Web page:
**Aim**

I am attempting to decompose an air-quality 2D matrix (1500 time points x 80 compounds) into several factors (4-5) with some autocorrelation restrictions for the time series. We call this model BAMF (Bayesian Autocorrelated Matrix Factorisation, Rusanen et al., 2024) and we refer to G to talk about the time series matrix and to F for the compound fingerprints matrix (see Figure 1). We want to apply the regularized horseshoe to the compound fingerprints so that the individual compounds’ contribution can be narrowed to zero for certain factors while staying large for the other factors.

I would like to receive some advice on what might be wrong with our horseshoe implementation and some possible solutions for these issues, also if needed, ideas on tests to diagnose the issue. Find the model and input data attached.

**Method**

We want to the regularized horsehoe prior as indicated in Piironen and Vehtari (2017) to our matrix F so that compounds have zero contributions on certain factors. For this purpose, we set a prior on F:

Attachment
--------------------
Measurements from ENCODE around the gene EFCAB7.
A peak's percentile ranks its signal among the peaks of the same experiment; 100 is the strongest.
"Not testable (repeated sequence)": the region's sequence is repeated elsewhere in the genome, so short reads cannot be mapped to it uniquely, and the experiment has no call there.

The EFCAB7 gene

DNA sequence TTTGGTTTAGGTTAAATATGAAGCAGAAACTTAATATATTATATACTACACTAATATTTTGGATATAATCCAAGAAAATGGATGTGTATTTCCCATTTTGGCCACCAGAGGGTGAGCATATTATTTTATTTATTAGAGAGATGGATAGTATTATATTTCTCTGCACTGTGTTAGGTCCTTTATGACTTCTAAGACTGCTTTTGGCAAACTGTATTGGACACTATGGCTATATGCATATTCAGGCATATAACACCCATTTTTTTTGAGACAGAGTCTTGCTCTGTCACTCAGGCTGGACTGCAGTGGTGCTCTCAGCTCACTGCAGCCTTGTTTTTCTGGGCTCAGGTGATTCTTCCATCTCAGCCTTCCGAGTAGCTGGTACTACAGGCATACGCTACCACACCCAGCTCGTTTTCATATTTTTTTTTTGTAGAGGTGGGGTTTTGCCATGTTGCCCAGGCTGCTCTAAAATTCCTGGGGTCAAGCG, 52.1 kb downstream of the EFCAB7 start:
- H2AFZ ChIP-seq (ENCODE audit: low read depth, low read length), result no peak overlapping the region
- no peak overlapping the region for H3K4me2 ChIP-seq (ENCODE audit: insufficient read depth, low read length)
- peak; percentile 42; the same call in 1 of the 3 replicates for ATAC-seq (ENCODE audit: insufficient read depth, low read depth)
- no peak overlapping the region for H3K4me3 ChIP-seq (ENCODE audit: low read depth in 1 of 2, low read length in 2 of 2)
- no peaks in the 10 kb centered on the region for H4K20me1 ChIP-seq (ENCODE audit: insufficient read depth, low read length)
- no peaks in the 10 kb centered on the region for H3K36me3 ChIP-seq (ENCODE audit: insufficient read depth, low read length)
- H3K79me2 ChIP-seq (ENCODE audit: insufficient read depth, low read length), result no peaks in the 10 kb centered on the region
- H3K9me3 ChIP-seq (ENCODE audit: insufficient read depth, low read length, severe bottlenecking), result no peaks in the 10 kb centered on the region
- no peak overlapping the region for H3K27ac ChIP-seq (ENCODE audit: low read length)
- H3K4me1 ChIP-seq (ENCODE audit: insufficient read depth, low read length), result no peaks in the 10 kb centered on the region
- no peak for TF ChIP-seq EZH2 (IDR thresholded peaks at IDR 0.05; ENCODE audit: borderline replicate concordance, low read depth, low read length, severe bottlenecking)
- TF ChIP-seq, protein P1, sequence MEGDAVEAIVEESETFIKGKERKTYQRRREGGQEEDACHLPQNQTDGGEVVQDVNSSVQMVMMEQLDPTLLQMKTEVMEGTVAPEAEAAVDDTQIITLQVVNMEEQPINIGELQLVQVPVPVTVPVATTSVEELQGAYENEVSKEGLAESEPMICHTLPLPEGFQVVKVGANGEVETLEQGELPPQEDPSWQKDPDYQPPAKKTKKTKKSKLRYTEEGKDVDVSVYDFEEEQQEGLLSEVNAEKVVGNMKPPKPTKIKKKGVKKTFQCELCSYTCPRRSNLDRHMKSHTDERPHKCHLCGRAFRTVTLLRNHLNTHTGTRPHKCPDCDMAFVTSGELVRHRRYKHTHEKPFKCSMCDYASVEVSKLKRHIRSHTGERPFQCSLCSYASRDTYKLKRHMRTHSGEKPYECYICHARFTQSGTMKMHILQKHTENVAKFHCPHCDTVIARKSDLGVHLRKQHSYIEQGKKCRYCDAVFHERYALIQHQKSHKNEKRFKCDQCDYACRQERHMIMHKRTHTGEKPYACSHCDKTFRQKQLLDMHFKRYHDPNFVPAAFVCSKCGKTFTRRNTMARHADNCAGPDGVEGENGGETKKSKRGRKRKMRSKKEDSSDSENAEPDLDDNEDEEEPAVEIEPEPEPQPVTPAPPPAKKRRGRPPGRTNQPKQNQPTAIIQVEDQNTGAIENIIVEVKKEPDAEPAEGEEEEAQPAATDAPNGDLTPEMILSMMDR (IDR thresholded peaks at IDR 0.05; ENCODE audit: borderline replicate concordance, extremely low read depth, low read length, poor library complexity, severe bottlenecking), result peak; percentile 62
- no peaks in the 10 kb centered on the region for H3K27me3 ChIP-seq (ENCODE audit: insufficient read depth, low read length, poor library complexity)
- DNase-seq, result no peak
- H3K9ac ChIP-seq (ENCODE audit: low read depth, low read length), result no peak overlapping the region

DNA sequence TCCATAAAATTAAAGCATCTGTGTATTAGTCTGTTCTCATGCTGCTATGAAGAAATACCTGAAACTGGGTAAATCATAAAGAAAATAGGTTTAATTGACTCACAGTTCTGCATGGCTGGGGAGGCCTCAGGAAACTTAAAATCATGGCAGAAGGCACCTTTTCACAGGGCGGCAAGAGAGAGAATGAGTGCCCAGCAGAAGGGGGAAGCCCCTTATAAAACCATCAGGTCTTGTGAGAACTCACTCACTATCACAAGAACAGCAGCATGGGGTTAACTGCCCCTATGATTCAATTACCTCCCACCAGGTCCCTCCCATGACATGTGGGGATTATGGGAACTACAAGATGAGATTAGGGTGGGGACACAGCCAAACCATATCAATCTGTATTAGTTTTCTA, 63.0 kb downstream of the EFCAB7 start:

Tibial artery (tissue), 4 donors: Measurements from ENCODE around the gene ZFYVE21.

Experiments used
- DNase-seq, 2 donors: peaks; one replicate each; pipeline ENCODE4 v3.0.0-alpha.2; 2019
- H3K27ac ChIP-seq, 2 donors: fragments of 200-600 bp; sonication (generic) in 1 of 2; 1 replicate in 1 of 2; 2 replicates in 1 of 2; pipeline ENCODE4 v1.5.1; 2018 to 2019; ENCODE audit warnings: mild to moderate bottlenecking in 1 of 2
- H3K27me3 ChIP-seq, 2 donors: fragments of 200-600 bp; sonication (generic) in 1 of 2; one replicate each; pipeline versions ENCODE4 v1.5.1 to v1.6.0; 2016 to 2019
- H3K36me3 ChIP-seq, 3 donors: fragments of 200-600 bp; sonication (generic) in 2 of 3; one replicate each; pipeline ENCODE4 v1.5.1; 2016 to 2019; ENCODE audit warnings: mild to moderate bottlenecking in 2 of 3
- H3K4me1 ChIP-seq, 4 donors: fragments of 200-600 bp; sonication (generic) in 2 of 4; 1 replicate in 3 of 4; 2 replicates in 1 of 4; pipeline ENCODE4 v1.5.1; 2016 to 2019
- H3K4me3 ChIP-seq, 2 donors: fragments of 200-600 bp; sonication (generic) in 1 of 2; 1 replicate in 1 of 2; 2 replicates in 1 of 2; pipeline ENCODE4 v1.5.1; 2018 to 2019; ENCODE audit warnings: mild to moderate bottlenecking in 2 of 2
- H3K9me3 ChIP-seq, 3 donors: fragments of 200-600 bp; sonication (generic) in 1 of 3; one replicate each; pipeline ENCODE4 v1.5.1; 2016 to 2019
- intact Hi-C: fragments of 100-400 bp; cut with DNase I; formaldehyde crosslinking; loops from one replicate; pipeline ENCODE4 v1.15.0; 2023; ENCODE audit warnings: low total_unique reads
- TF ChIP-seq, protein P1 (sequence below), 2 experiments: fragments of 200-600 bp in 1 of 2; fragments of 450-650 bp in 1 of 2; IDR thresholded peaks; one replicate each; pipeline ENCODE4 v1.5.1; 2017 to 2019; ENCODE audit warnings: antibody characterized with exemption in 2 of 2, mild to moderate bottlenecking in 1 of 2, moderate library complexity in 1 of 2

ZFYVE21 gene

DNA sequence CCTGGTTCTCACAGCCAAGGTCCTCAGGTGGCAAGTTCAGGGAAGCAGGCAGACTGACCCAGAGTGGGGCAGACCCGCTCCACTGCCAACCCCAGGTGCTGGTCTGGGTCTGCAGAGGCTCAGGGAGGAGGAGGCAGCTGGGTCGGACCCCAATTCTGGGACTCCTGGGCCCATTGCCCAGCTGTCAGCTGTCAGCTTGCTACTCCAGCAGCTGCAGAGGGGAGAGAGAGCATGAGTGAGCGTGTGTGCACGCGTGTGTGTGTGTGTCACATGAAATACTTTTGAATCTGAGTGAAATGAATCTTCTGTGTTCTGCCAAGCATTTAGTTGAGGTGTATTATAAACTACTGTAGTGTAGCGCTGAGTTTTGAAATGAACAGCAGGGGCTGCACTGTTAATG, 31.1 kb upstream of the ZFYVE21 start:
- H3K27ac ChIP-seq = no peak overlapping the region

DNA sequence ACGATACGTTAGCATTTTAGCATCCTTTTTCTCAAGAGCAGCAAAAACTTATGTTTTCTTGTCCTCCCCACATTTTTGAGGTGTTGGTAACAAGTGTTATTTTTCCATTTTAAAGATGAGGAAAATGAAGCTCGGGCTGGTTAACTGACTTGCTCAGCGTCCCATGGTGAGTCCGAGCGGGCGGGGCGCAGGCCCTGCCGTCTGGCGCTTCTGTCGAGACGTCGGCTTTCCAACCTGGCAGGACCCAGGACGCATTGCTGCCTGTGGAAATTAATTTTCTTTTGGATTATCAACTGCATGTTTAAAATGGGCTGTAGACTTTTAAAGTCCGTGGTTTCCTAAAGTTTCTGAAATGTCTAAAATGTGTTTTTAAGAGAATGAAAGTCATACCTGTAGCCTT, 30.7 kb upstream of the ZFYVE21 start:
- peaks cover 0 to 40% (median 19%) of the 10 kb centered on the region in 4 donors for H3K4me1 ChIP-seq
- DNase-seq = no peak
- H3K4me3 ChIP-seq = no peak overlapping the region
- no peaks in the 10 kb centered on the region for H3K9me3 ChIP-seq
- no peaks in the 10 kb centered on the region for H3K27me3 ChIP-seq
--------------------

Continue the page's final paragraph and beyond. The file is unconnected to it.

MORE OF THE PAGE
F_{kj} \sim Normal(0,\sigma_{HS}\cdot \tau \cdot \tilde{\lambda}_{kj})

where the k, j indices sweep the factors, components, respectively, σHS is a parameter set positive and τ and λ ̃ are parameters defined as:

\tau \sim Cauchy^+ (0, \sigma_{HS} \cdot scale_{global}),

\tilde{\lambda} = \sqrt{\frac{c^2 \cdot \lambda ^2}{c^2 + \tau^2 \cdot \lambda^2}}

where

\lambda \sim Cauchy^+(0,1),

scale_{global} \sim \frac{p_0}{(p-p_0)\cdot \sqrt{m}},

c = slab_scale \cdot \sqrt{c_{aux}},